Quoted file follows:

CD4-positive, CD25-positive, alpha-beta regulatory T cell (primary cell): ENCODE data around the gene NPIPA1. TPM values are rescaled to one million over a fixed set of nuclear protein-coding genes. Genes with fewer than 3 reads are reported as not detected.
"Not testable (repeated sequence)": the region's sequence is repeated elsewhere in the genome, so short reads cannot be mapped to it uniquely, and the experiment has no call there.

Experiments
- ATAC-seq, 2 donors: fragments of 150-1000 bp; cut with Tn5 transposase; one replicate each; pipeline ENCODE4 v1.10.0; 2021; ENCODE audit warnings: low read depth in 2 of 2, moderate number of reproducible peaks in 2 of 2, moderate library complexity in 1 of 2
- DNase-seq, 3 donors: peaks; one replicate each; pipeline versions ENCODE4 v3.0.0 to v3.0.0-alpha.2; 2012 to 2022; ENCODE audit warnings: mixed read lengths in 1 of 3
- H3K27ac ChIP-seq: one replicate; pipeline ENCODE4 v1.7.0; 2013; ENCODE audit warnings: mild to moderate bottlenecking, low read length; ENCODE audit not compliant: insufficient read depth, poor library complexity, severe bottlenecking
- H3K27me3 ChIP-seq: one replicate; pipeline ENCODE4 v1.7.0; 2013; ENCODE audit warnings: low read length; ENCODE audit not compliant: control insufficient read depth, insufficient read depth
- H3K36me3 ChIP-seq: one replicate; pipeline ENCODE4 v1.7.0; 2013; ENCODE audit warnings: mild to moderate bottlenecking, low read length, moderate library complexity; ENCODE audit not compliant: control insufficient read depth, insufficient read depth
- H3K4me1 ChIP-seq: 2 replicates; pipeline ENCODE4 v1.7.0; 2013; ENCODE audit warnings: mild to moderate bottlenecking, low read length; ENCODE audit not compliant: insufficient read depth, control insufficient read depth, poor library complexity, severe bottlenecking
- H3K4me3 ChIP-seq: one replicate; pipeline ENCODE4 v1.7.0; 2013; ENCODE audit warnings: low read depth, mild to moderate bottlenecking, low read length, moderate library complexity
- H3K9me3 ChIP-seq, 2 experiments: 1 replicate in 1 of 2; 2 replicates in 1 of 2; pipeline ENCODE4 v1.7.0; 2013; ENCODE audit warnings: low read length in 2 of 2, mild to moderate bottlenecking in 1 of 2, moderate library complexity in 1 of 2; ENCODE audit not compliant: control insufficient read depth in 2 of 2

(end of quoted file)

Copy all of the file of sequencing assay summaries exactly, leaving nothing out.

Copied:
CD4-positive, CD25-positive, alpha-beta regulatory T cell (primary cell): ENCODE data around the gene NPIPA1. TPM values are rescaled to one million over a fixed set of nuclear protein-coding genes. Genes with fewer than 3 reads are reported as not detected.
"Not testable (repeated sequence)": the region's sequence is repeated elsewhere in the genome, so short reads cannot be mapped to it uniquely, and the experiment has no call there.

Experiments
- ATAC-seq, 2 donors: fragments of 150-1000 bp; cut with Tn5 transposase; one replicate each; pipeline ENCODE4 v1.10.0; 2021; ENCODE audit warnings: low read depth in 2 of 2, moderate number of reproducible peaks in 2 of 2, moderate library complexity in 1 of 2
- DNase-seq, 3 donors: peaks; one replicate each; pipeline versions ENCODE4 v3.0.0 to v3.0.0-alpha.2; 2012 to 2022; ENCODE audit warnings: mixed read lengths in 1 of 3
- H3K27ac ChIP-seq: one replicate; pipeline ENCODE4 v1.7.0; 2013; ENCODE audit warnings: mild to moderate bottlenecking, low read length; ENCODE audit not compliant: insufficient read depth, poor library complexity, severe bottlenecking
- H3K27me3 ChIP-seq: one replicate; pipeline ENCODE4 v1.7.0; 2013; ENCODE audit warnings: low read length; ENCODE audit not compliant: control insufficient read depth, insufficient read depth
- H3K36me3 ChIP-seq: one replicate; pipeline ENCODE4 v1.7.0; 2013; ENCODE audit warnings: mild to moderate bottlenecking, low read length, moderate library complexity; ENCODE audit not compliant: control insufficient read depth, insufficient read depth
- H3K4me1 ChIP-seq: 2 replicates; pipeline ENCODE4 v1.7.0; 2013; ENCODE audit warnings: mild to moderate bottlenecking, low read length; ENCODE audit not compliant: insufficient read depth, control insufficient read depth, poor library complexity, severe bottlenecking
- H3K4me3 ChIP-seq: one replicate; pipeline ENCODE4 v1.7.0; 2013; ENCODE audit warnings: low read depth, mild to moderate bottlenecking, low read length, moderate library complexity
- H3K9me3 ChIP-seq, 2 experiments: 1 replicate in 1 of 2; 2 replicates in 1 of 2; pipeline ENCODE4 v1.7.0; 2013; ENCODE audit warnings: low read length in 2 of 2, mild to moderate bottlenecking in 1 of 2, moderate library complexity in 1 of 2; ENCODE audit not compliant: control insufficient read depth in 2 of 2